A young corporate lawyer that I know was thrilled that he found a $4,000 Paul Smith suit in his size on sale for $800. He snatched it up and took it to his tailor to be fine tuned in fit. (The photo at right shows one of Smith’s suits.)
A friend of mine whose work never requires that he dress up could not understand why anyone would pay thousands of dollars for a suit. This friend likes to cook, and, while looking around a kitchenware store with our wives, I pointed out a Victorinox chef's knife which Cook’s Illustrated had praised as a inexpensive, yet favorite tool in their test kitchen. He then showed me the knife that he wanted, a Shun chef’s knife. It was incredibly beautiful, but given that it was priced at about five times as much, I wondered if it could possibly function five times as well?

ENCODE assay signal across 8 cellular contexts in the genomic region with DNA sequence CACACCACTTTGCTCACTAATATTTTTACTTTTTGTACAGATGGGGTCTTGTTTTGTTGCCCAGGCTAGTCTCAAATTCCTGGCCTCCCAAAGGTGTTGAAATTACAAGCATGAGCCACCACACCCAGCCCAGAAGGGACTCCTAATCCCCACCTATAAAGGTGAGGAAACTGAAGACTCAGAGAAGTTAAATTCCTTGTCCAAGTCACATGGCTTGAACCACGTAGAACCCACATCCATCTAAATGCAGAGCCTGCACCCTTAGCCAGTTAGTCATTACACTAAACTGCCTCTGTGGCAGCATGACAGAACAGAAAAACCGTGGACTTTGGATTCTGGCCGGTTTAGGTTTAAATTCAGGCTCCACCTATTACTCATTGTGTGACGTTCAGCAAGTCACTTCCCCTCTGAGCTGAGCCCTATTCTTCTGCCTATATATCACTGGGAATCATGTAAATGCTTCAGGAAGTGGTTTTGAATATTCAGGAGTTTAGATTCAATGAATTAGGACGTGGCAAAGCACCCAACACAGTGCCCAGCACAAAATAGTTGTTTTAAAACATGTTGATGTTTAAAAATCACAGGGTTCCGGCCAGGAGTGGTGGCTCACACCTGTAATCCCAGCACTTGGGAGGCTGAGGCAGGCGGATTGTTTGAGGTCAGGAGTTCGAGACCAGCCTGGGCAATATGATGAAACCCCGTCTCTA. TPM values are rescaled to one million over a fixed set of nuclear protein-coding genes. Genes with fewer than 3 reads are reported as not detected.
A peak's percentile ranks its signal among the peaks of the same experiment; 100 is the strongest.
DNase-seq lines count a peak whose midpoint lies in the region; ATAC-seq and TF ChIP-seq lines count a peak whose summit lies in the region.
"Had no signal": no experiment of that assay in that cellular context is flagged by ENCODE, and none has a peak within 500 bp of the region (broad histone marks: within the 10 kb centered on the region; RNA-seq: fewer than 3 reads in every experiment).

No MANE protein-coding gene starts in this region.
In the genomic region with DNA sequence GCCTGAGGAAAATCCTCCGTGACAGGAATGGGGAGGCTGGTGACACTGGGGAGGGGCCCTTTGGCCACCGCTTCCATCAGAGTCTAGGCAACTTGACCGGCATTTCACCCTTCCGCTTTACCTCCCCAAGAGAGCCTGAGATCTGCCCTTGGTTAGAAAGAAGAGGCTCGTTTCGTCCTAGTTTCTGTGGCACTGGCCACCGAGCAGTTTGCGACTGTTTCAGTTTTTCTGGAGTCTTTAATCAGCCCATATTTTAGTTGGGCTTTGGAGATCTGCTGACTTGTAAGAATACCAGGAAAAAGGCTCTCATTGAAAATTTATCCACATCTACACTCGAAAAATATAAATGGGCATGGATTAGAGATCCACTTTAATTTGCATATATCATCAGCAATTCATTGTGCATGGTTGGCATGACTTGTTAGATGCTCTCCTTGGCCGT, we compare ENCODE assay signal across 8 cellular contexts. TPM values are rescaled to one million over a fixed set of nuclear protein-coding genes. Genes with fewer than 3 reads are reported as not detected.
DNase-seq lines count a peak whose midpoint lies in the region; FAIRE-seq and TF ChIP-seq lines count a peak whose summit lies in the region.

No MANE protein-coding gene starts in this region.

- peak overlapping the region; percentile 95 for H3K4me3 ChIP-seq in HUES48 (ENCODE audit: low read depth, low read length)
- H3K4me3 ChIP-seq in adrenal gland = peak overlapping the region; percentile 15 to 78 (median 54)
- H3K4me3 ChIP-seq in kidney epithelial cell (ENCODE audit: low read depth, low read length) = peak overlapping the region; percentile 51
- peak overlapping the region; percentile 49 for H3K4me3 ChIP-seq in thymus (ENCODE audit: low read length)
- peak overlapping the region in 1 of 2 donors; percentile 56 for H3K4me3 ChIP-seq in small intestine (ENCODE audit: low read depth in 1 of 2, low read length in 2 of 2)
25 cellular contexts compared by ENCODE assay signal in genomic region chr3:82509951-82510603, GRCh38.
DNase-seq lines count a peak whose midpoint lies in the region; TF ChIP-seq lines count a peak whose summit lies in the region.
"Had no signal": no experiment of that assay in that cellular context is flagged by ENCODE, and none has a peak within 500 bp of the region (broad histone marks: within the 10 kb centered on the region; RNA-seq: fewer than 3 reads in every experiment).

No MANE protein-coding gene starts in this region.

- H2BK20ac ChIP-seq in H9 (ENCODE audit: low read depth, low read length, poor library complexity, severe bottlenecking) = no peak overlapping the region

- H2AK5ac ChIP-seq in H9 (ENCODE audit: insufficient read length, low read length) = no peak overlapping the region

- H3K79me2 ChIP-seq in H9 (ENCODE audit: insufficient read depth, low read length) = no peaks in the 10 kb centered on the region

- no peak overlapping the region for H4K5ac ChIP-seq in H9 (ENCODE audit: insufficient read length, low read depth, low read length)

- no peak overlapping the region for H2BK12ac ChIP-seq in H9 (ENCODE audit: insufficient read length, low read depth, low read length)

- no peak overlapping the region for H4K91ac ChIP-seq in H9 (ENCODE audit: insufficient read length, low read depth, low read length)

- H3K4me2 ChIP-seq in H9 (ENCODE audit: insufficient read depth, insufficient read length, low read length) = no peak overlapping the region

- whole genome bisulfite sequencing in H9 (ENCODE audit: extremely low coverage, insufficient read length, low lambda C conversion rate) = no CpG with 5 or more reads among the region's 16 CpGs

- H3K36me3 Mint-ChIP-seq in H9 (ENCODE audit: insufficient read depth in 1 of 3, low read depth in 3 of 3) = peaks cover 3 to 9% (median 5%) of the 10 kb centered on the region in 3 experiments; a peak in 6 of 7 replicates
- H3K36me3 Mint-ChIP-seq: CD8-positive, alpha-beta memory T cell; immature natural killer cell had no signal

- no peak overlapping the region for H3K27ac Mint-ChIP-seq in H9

I suppose that depends on what “function” means. If you love to cook and love to work with beautiful tools, then owning the Shun knife might be a daily source of pleasure. And if your work involves frequently dealing with clients who wear suits worth thousands of dollars, then wearing a suit in which you feel just as well-dressed could be both valuable to your business and personally pleasurable. Value in both cases depends on just how much the suit or knife means to the self-image of the buyer.